You're invited to attend the talk
"Predicting Microstructure-Sensitive Mechanical Behavior of Materials by Integrating Physics-Based Modeling with Machine Learning"
Prof. Ashley Spear
Assistant Professor | Mechanical Engineering
The University of Utah
Thursday, October 17
3 - 4 p.m.
About the Talk:
The emergence of a data-driven science paradigm in the mechanics of materials community has been simultaneously motivated and enabled by recent, unprecedented access to multidimensional and multimodal data derived from sophisticated experiments, computational simulations, and combinations thereof. This talk will focus on specific examples in which we have exploited data derived from high-fidelity, physics-based models and/or from 3D experimental characterization to train machine-learning algorithms to predict complex material phenomena. In one example, we hypothesize that micromechanical fields in a cyclically loaded, uncracked polycrystal encode the eventual 3D path of a crack, which we test by training machine-learning models using data derived from crystal-plasticity simulations combined with experimental observations collected at the Advanced Photon Source. In a second example, we test the performance of different types of machine-learning models (Ridge regression, random forests, and convolutional neural networks) in terms of their ability to predict microstructure-sensitive mechanical properties throughout additively manufactured (AM) metal build domains. The models are trained using data generated from high-fidelity, multi-physics numerical simulations of the AM process, resulting microstructure, and effective mechanical properties. In each example, the primary aim of using machine learning is to massively expedite predictions of complex physical phenomena. In this context, machine learning can open up new opportunities to search high-dimensional materials-design spaces, make rapid predictions of microstructure-sensitive failure, and even discover fundamental relationships between raw image data and mechanical behavior for cases in which the governing equations are unknown or intractable to solve.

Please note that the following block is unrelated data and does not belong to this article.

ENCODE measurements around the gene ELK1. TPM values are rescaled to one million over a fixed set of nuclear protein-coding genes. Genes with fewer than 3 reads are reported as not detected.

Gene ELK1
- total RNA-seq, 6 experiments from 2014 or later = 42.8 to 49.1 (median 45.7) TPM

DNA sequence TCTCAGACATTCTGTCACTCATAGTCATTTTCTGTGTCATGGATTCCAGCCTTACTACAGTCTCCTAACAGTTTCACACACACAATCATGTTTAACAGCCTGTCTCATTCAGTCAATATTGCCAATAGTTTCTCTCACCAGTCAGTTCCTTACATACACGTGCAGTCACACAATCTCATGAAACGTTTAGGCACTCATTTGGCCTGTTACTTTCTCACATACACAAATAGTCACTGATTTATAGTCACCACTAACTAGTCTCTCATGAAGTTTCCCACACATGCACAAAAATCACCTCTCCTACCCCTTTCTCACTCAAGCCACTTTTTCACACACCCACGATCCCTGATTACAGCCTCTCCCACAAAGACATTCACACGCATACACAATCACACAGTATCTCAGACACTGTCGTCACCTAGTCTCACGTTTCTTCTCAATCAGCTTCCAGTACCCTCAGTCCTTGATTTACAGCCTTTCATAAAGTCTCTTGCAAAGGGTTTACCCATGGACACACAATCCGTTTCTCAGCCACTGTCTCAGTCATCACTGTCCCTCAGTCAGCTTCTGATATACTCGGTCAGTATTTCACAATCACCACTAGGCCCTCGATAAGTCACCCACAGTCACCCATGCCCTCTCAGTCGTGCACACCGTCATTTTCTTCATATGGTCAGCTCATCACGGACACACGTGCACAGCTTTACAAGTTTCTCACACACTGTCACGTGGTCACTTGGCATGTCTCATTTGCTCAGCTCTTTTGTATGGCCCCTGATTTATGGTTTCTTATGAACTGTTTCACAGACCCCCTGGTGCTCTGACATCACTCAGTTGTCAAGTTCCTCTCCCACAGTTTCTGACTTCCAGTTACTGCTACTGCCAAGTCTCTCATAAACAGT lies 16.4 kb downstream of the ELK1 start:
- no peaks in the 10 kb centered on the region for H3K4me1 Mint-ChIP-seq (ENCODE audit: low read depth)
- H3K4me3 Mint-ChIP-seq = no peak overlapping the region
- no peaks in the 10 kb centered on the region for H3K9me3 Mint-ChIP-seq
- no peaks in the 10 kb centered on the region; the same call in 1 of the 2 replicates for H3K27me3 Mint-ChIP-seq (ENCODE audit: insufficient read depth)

About the Speaker:
Dr. Ashley Spear directs the Multiscale Mechanics & Materials Laboratory at the University of Utah, where her group specializes in integrating experiments, physics-based modeling, and data-driven science to examine three-dimensional deformation, fatigue, and fracture in structural materials. Spear received her B.S. in Architectural Engineering from the University of Wyoming and her Ph.D. in Civil Engineering from Cornell University. She has received numerous teaching awards, the Young Investigator Award from the Air Force Office of Scientific Research, the TMS Early Career Faculty Fellow Award, and the CAREER Award from the National Science Foundation.